My feminist-self was always at odds with Love Island. I loved the drama – I didn’t love that no-one really seemed above a size 12, that at least 70% of the show is based on looks, or the huge impact it was having on contestants' mental health. Enter Netflix and Love is Blind – a dating show disguised as a “social experiment”, where people fall in love and get engaged without having ever seen each other in the flesh. ‘Yes! A show where looks aren’t the be all and end all!’ I screamed internally.
Spoilers, they’re all gorgeous. Of course.
Contestants spend ten days speed dating in ‘pods’, where they can talk to one another, but their appearances remain unknown. Within these ten days, contestants supposedly fall in love and propose to their partner, just through talking. After which, they meet for the first time in person, and jet off to Mexico. What they don’t know, however, is that all the other people they might’ve dated just happen to be staying at the same resort as them… cue some chaos. Then it’s back to America to move in together, meet the parents and plan the wedding. Oh yeah, they all stay in the same apartment block as well – so the possibility of living next-door to your ex is higher than normal.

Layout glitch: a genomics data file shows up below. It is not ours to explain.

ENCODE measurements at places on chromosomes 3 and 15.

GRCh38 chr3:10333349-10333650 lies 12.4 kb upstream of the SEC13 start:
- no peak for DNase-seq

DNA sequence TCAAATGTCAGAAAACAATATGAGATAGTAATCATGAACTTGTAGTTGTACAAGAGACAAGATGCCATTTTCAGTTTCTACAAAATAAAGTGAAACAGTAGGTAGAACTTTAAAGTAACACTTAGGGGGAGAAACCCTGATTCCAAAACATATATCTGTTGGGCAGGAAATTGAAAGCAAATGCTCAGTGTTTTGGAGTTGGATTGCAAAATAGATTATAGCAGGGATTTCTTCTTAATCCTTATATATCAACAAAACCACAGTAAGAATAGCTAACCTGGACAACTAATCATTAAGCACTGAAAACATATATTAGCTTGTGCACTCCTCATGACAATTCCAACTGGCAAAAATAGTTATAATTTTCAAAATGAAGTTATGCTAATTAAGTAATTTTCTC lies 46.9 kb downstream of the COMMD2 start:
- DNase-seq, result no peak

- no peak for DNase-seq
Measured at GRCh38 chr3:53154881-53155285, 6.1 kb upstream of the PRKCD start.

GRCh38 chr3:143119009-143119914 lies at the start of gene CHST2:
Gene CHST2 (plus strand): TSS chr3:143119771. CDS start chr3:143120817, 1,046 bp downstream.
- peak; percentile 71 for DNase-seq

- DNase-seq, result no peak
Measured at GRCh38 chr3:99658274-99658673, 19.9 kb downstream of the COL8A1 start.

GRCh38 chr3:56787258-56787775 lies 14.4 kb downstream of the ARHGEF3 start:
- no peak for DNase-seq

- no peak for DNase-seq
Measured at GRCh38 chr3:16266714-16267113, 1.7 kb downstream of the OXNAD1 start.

As someone who’s never fully gotten the concept of dating shows (First Dates has always been about as much as I could cope with) – Love is Blind is probably my new guilty pleasure. I was constantly messaging contestants names in capital letters to friends whenever a new bout of drama hit (about every ten minutes of an episode), and borderline tearing my hair out whenever someone decided to open another bottle of wine for Jessica.
Where do we draw the line at filming someone for the purpose of the show, and being a decent human being and respecting their wishes?
Ultimately, Love is Blind is a bit of a tricky one. I went into the show hoping for more diversity than most dating shows, and out of curiosity at the idea of this being a “social experiment”. But, as most reality tv does, it has a lot of flaws. Some sequences are pretty heart-wrenching to watch; someone asks the camera crew repeatedly to leave him for a minute, but they keep filming. Where do we draw the line at filming someone for the purpose of the show, and being a decent human being and respecting their wishes? There’s always the ‘well they signed a contract’ excuse – but emotions should mean more than that piece of paper does.
But after the death of Caroline Flack and previous Love Island contestants, maybe it’s time to take a step back from the drama of dating shows, until we know how to support contestants and their mental health to the best extent. Love might be blind, but we don’t need a Netflix show to tell us that.